For the past decade, I've made an intentional effort to volunteer for a nonprofit at least once a month. It's one of the few things I've been consistent about, regardless of marriage, children, jobs, etc.
My involvement with my own church youth group initially sparked my interest in volunteering. We regularly participated in the CROP Walk, Relay for Life, Operation Christmas Child, etc.
In college, I volunteered to be a Mentor (similar to Big Sister program). I also loved campus-wide projects such as MLK Day of Service. When I began as youth director my junior year, I implemented a "mini mission" where the youth group and I traveled throughout the surrounding counties to complete service projects.
Once we moved to Charlotte, I completely immersed myself in Hands on Charlotte and participated in a wide range of activities. I used it as an opportunity to get out of my comfort zone. I avoided any activity with young children. Some of the more memorable experiences were mucking the stalls at a therapeutic horseback riding farm, reading with elderly in an adult literacy program, gardening at Hospitality House, painting a mural, and disinfecting the beds at a men's shelter.
I eventually became the Project Coordinator with HOC for the women and children's homeless shelter. My role was to come up with crafts, experiments, and team building activities for the children to complete. I had to gather the materials and hope enough volunteers showed up to help.
I took a break from volunteering when I was pregnant with the triplets, though I yearned to give back to the community somehow. I started cooking breakfast for guests at a church's temporary shelter through Room in the Inn.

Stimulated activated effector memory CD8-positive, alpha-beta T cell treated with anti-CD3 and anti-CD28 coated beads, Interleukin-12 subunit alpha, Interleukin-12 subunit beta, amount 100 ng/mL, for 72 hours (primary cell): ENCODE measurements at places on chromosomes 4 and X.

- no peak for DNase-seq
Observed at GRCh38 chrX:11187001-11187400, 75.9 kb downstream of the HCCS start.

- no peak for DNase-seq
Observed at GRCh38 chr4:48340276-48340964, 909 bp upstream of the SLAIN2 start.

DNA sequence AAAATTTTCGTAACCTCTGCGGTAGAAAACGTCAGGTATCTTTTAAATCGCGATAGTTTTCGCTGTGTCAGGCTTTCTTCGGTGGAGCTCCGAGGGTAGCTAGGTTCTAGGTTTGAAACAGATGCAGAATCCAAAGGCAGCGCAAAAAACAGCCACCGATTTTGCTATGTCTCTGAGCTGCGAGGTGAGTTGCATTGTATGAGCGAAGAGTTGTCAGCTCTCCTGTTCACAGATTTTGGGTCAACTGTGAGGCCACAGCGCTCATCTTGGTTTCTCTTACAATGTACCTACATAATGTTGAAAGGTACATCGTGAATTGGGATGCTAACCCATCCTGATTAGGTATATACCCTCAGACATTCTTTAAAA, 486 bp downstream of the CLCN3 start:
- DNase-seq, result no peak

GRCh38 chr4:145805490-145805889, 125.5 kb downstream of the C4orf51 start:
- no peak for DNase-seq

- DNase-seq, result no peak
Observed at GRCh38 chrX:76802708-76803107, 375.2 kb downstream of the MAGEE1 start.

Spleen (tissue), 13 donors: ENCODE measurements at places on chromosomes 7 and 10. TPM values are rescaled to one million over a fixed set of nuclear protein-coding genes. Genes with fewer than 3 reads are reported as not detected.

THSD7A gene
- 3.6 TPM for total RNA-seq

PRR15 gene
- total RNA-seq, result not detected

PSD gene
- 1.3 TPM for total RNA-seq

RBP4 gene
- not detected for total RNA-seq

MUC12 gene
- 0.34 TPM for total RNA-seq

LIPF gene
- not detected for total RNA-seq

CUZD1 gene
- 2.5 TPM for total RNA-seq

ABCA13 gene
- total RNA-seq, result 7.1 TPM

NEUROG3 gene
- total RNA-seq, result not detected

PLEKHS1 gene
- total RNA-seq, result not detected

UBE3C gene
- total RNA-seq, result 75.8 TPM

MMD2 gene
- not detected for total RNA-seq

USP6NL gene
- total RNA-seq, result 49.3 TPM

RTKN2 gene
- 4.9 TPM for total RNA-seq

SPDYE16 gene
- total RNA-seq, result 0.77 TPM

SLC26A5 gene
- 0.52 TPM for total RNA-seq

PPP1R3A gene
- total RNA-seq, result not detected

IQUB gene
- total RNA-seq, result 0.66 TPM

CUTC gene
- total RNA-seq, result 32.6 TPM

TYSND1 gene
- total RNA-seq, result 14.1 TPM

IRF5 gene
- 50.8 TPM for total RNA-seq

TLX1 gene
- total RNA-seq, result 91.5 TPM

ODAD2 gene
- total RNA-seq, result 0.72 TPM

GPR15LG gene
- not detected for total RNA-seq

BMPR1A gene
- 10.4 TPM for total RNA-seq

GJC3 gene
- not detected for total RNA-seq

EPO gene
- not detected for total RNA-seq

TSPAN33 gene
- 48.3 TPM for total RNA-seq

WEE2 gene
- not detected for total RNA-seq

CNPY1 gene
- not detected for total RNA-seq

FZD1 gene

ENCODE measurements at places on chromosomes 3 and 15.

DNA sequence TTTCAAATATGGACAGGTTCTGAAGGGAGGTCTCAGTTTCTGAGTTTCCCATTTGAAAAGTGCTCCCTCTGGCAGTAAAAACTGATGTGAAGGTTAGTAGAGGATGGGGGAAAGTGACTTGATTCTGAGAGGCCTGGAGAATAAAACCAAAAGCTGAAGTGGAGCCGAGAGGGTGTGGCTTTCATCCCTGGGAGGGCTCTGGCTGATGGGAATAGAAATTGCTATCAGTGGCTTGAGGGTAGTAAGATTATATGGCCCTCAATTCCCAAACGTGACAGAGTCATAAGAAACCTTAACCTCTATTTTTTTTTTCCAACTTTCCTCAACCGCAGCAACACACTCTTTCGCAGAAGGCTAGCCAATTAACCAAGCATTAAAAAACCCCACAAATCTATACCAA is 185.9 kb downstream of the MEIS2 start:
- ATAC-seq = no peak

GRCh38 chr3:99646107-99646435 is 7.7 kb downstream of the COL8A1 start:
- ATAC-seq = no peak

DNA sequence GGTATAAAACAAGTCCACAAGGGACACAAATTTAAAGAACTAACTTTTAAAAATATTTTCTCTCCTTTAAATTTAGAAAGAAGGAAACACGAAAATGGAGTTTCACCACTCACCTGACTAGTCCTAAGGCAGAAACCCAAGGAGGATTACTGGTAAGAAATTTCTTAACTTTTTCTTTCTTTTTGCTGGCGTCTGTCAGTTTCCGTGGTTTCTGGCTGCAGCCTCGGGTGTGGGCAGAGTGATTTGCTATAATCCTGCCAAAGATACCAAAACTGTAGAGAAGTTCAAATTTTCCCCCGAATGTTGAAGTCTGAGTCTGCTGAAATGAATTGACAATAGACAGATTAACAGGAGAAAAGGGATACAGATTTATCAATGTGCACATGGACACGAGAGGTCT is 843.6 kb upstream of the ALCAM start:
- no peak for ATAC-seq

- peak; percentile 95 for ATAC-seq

Since becoming youth director for our church, I've been able to more easily come up with monthly service projects. In the past several months we have worked at a back-to-school carnival, raised money and awareness with the CROP Walk, and assembled treat bags/cooked dinner for homeless.
This month we made snack bags for the residents at the Ronald McDonald House of Charlotte. Apparently it is rule at all RMH that food is not permitted outside of the kitchen. We were told we could make snack bags for guests to take on their way to the hospital. The five of us each brought in snacks, wrote cards with comforting scripture verses and messages, and stuffed bags.
These four are the most active members of youth group, and the most entertaining!
The most frequent nonprofit organization I volunteer for is my church congregation. Just in the past month, I have:
- Led a small spiritual enrichment group on Tuesday evenings this month.
- Joined the Christian Education team and will be responsible for leading the meetings and delegating tasks.
- Accepted Elder nomination at church, which means I will be part of the governing body of our congregation. This is a large time commitment and definitely outside of my comfort zone because it requires me to speak out rather than be passive.
Despite having a long history of volunteering, I have not even come close to exhausting the resources and agencies available in our area. I am also interested in working with prison ministry/halfway house and those recovering from substance abuse. Volunteering with those agencies will continue to be postponed for now because they require extensive training. To be most effective, they would need to be a recurring commitment.
One of the most important things to me as a mother is to raise my children to know that they should be grateful for all of their blessings, and they should always be willing to help others in whatever way they can. I pray that they will constantly seek out opportunities where they can make a positive difference in others' lives.